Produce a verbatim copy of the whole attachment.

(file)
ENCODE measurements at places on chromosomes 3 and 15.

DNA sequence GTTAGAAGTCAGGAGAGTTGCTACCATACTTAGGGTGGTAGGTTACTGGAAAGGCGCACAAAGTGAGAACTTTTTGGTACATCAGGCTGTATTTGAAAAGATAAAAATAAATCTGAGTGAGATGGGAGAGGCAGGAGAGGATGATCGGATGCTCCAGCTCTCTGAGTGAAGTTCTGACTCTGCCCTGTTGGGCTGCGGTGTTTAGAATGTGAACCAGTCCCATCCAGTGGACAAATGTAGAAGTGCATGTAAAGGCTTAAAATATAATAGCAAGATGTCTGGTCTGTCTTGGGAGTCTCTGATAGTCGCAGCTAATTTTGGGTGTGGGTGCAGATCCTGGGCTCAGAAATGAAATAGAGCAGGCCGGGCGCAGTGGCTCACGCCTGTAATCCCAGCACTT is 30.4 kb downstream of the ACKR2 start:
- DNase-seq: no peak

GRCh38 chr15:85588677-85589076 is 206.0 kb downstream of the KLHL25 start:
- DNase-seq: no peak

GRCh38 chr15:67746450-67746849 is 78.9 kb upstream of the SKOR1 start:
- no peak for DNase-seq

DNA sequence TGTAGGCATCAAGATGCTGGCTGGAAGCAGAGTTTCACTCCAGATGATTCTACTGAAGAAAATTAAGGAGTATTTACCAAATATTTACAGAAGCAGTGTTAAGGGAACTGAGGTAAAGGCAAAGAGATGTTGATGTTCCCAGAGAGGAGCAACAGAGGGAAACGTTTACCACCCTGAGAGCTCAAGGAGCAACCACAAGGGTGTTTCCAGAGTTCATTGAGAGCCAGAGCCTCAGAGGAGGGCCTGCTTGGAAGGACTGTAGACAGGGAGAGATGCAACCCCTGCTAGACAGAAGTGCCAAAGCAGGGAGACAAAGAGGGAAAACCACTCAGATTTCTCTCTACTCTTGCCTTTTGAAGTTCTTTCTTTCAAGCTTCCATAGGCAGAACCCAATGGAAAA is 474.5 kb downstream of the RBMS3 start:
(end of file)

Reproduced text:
ENCODE measurements at places on chromosomes 3 and 15.

DNA sequence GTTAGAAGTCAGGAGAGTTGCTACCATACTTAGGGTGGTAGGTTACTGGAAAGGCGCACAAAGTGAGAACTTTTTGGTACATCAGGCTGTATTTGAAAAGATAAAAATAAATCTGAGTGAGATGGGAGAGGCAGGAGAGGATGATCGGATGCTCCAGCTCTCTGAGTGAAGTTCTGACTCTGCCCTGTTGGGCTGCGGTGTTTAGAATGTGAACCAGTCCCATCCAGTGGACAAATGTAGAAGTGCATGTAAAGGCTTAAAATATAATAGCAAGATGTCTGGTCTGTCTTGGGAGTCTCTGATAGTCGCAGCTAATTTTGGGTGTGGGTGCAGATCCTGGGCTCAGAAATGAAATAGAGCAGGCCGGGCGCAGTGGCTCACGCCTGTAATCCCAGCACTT is 30.4 kb downstream of the ACKR2 start:
- DNase-seq: no peak

GRCh38 chr15:85588677-85589076 is 206.0 kb downstream of the KLHL25 start:
- DNase-seq: no peak

GRCh38 chr15:67746450-67746849 is 78.9 kb upstream of the SKOR1 start:
- no peak for DNase-seq

DNA sequence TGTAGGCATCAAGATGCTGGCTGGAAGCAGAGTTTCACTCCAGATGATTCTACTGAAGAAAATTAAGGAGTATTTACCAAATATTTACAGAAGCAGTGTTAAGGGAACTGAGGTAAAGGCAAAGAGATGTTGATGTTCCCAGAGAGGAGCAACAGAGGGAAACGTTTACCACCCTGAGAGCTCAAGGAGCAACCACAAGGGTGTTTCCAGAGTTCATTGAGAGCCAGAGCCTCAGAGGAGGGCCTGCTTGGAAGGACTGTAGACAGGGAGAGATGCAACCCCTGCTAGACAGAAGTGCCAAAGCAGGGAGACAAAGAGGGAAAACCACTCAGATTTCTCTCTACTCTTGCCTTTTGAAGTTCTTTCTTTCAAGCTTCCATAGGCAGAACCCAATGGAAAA is 474.5 kb downstream of the RBMS3 start: